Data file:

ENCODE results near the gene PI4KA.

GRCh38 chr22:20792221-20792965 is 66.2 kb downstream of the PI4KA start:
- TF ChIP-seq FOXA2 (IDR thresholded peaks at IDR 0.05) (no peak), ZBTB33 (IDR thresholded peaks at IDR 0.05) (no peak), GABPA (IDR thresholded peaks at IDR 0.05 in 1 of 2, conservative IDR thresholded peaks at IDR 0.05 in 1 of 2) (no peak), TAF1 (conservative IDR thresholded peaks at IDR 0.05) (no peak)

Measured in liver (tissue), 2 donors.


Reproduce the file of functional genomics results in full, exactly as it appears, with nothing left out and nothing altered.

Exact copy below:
ENCODE results near the gene PI4KA.

GRCh38 chr22:20792221-20792965 is 66.2 kb downstream of the PI4KA start:
- TF ChIP-seq FOXA2 (IDR thresholded peaks at IDR 0.05) (no peak), ZBTB33 (IDR thresholded peaks at IDR 0.05) (no peak), GABPA (IDR thresholded peaks at IDR 0.05 in 1 of 2, conservative IDR thresholded peaks at IDR 0.05 in 1 of 2) (no peak), TAF1 (conservative IDR thresholded peaks at IDR 0.05) (no peak)

Measured in liver (tissue), 2 donors.